2016 Family Business Awards: Business of the Year, Small Firms

Gold: Fitterer's Inc.; Silver: Plemmons Industries, Morpac Industries
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GOLD AWARD:
Fitterer's Inc.

Location: Ellensburg

Established in 1896, Fitterer’s Furniture has its roots in the founding of Ellensburg. Brothers Phillip and Frank Fitterer came to Yakima from Minnesota in the late 1880s and then moved to booming Ellensburg to work for the pioneering Horton House hotel. When it closed in 1896, they began operating a secondhand store to sell the hotel’s furnishings as well as excess supplies sold by contractors on the railroads. No-interest financing helped boost sales. By 1909, the Fitterers had built a large brick building to house a new store. Big window displays attracted locals shopping for home furnishings. Hot coffee around a potbellied stove provided added inducement. Today, the store has a mattress studio and an interior design space and Fitterer’s delivers its furnishings statewide, but the zinc-plated cash register reminds visitors that Fitterer’s Furniture has a long history. In  the late 1980s, fourth-generation descendants Brad and Jon Fitterer bought out Jon’s dad, Joe. In 2011, they agreed that Brad would acquire Jon’s share. Brad now operates the store while his wife, Connie, serves as a corporate officer. Both encourage employees to serve nonprofits and community organizations to continue the Fitterer legacy. In 2002, the Fitterer family was inducted into the Ellensburg Rodeo Hall of Fame in recognition of its many years of enthusiastic support. Says Brad Fitterer: “Giving back to the community is an important part of what makes a person whole.”

 

SILVER AWARD
Plemmons Industries
Location: Kent

Sweat equity comes naturally to three generations at Plemmons Industries, which owns and leases warehouses, offices, retail spaces and homes. Founded in 1965 by Jim Plemmons, the company now has 12 employees. Two sons and a daughter, who began their careers laying foundations and painting homes, continued their roles in the company after college. Younger generations must hold outside jobs before returning to the company to start at the bottom. The business continues strong growth as King County’s population expands. Adding an industrial storage option in the past two years opened another client base.

SILVER AWARD
Morpac Industries Inc.
Location: Pacific

Four sisters and a brother operate Morpac, a custom manufacturer of specialized equipment for electric utility and electric valve actuator markets. The business was started in 1956 by Lloyd Morgan, who died in 2011. Today, Morpac has 42 employees, including 18 at headquarters, where the company makes electric motor actuators used on Navy ships, and 24 in Tucson, where the company makes switches for substation equipment. The Morgans take a team-management approach, says President Heidi Morgan. Her brother, Pete Morgan, is sales manager, sister Gretchen Morgan, purchasing manager, and sister Christine Dixon, human resources manager. Sister Erika Morgan is retired and serves on the company’s board.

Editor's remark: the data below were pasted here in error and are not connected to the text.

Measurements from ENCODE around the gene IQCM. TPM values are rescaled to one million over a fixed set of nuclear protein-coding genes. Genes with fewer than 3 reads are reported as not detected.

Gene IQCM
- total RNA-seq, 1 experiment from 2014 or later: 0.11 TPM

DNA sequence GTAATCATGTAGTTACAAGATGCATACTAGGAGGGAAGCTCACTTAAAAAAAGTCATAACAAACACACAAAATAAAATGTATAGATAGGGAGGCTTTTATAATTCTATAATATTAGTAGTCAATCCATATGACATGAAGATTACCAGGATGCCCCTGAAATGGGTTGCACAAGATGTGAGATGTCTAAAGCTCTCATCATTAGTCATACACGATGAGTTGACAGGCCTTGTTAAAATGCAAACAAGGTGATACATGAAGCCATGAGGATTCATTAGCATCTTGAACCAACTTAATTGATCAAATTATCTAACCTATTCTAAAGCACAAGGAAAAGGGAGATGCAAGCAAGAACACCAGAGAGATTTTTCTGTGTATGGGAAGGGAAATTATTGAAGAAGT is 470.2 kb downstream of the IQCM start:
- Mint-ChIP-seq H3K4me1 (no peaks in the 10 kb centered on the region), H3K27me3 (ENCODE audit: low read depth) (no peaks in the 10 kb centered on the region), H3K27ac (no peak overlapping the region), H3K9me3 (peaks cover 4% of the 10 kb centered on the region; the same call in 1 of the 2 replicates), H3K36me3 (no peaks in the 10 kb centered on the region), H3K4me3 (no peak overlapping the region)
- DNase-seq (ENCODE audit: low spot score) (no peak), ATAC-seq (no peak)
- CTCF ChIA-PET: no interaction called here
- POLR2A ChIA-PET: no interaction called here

2016 Family Business Awards: Heritage/Legacy Award

2016 Family Business Awards: Heritage/Legacy Award

Winner: Bartell Drugs
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WINNER
Bartell Drugs
Location: Seattle

Sometimes, the best course for a family business managing succession is to reach outside the family for expertise while it prepares for the next generation to assume leadership. This happened to Bartell Drugs in 2015. With third-generation family leaders George Bartell and Jean Bartell Barber retiring and the five fourth-generation Bartells mostly still in college and not yet ready to take on leadership positions, the 126-year-old company hired longtime REI executive Brian Unmacht as CEO. 

Now those five young adults are actively involved through quarterly family council meetings to learn about stewardship of a family business. 

Eldest cousin Evelyn Merrill, 29, works as Bartell’s senior marketing manager. She’s the daughter of Jean Bartell Barber and niece of former CEO George D. Bartell. Although her cousins are coming of age and each has their own career passions, Merrill says one thing all family members agree on is that the company should remain in family hands. Merrill says the family all feel a commitment to their shared family history going back to 1890, when young pharmacist George H. Bartell Sr. bought a storefront in Seattle’s Central District. 

As a teenager, Merrill first got a sense of the Bartell legacy as a cashier clerk, a job all cousins have held. She spent a year working in various departments, from marketing to human resources, and that’s when she felt a calling. “I saw a commitment from employees to our family that was really inspiring,” says Merrill, who earned an MBA and worked for a Seattle-area ad agency before joining Bartell in August 2015. She focuses on digital marketing. One of her first projects helped improve the online interface for the company’s 10 walk-in medical clinics. 

Merrill credits Unmacht with taking the company farther and providing a key component to family succession planning. “I see us as a business moving faster, in part thinking more strategically,” she says. “But it’s more about setting our business up for success.”

Bartell has 2,000 employees and 65 stores in greater Seattle. It plans to add new stores in fast-growing urban areas like Ballard and the International District.  

Unmacht says the willingness of the family council to bring in an outsider shows its commitment to maintaining the vitality of the business. “My primary goal is to run a $600 million company in a very competitive space,” says Unmacht. [And] I’m very conscious of where I can help the next generation learn the business.”

That dedication, Unmacht notes, remains crucial to Bartell’s ability to maintain family ownership far into the future.